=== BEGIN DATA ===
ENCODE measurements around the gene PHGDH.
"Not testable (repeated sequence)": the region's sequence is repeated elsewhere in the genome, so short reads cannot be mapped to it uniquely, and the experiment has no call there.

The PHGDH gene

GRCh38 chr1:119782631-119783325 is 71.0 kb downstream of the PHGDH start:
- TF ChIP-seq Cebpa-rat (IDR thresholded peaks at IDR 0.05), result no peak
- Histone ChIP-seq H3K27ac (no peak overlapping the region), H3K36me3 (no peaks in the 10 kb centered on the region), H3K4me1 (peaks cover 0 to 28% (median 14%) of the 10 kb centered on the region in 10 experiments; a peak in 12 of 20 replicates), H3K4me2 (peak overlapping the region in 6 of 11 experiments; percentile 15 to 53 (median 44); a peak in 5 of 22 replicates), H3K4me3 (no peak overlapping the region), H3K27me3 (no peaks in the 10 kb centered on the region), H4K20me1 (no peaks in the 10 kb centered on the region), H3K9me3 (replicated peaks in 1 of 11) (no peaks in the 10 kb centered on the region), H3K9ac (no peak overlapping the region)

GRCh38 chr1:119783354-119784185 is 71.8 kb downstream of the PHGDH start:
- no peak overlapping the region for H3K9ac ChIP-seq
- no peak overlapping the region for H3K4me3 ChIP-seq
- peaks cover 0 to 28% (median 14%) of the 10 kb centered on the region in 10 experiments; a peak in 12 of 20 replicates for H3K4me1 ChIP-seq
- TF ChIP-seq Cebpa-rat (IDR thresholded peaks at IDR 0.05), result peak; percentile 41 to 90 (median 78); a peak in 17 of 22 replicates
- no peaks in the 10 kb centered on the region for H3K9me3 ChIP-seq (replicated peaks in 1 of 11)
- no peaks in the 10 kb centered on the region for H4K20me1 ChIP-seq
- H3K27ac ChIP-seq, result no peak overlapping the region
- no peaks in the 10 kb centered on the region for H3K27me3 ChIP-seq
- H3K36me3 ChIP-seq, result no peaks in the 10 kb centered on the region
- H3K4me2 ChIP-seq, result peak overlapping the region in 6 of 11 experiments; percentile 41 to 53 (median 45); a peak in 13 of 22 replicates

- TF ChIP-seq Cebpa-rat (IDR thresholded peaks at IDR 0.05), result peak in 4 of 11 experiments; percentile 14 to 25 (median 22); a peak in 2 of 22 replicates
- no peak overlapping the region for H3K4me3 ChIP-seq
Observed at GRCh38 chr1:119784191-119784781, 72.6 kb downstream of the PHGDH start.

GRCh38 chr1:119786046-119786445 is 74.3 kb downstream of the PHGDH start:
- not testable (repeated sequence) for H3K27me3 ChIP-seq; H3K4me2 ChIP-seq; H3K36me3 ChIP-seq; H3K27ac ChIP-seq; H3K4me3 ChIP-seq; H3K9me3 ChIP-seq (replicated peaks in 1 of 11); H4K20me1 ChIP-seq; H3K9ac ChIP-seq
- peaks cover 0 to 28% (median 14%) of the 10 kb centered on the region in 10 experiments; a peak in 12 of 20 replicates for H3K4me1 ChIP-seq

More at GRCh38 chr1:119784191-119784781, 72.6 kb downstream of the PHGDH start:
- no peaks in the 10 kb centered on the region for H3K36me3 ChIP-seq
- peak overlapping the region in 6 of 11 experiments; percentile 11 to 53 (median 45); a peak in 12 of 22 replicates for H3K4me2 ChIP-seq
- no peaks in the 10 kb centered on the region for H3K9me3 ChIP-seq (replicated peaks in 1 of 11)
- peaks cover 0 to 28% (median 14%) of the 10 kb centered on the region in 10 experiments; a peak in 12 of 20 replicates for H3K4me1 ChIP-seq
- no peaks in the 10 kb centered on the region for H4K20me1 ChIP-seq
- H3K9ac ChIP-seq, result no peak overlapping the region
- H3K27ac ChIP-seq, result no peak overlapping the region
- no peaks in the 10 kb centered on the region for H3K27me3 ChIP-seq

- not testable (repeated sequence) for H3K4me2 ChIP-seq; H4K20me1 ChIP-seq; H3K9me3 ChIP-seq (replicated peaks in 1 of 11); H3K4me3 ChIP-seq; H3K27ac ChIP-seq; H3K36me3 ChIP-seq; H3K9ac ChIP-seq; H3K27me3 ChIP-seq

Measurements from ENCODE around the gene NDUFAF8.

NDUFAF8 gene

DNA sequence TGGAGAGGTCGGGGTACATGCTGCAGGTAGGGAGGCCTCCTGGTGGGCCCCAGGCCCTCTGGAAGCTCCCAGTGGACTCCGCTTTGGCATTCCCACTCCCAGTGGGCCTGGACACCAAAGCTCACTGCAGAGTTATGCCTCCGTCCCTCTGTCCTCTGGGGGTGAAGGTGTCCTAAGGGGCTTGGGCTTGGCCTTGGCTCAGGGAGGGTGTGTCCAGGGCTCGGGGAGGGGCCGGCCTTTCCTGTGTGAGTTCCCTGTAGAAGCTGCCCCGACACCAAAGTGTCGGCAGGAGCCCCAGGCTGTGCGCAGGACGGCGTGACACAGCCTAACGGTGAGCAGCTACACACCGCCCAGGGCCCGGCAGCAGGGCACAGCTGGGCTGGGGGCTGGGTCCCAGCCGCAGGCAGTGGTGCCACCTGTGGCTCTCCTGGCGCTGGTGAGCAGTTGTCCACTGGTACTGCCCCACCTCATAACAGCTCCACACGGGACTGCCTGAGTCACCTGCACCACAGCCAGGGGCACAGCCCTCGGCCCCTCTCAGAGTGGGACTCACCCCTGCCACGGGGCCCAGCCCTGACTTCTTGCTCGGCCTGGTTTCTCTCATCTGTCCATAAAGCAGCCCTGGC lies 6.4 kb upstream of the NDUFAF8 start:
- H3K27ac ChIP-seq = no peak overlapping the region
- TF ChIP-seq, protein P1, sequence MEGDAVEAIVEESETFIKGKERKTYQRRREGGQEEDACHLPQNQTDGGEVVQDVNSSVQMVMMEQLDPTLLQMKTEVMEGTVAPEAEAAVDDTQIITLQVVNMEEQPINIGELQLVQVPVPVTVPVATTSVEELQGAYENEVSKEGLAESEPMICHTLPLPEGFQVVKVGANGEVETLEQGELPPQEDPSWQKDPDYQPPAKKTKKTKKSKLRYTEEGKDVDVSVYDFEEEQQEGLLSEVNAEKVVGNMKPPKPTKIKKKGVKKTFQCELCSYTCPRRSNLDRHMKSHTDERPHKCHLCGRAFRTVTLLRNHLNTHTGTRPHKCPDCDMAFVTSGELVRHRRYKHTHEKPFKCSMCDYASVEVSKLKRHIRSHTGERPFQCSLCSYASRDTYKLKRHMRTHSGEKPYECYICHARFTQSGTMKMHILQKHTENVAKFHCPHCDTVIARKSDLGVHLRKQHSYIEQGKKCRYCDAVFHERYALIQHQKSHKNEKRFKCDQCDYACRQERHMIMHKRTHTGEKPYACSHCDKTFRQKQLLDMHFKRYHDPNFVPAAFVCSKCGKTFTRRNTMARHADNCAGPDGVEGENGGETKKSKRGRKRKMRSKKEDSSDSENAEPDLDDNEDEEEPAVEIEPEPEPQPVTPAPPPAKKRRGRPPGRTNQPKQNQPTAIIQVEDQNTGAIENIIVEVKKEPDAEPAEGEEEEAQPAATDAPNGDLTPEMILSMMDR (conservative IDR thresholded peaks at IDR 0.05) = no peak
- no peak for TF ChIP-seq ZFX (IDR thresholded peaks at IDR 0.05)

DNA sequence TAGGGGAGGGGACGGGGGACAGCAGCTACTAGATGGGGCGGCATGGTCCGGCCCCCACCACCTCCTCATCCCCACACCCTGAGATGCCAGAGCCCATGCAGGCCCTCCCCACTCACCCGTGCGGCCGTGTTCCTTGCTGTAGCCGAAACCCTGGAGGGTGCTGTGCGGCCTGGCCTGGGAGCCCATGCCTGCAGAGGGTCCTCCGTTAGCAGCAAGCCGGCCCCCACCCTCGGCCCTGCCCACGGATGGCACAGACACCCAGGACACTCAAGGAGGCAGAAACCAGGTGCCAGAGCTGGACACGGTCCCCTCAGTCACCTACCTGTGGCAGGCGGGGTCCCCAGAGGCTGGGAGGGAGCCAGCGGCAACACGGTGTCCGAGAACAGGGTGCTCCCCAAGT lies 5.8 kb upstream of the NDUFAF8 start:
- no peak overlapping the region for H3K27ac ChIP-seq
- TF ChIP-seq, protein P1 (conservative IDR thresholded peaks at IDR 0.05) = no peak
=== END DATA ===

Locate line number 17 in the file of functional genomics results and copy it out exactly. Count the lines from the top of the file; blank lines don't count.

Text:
- H3K4me2 ChIP-seq, result peak overlapping the region in 6 of 11 experiments; percentile 41 to 53 (median 45); a peak in 13 of 22 replicates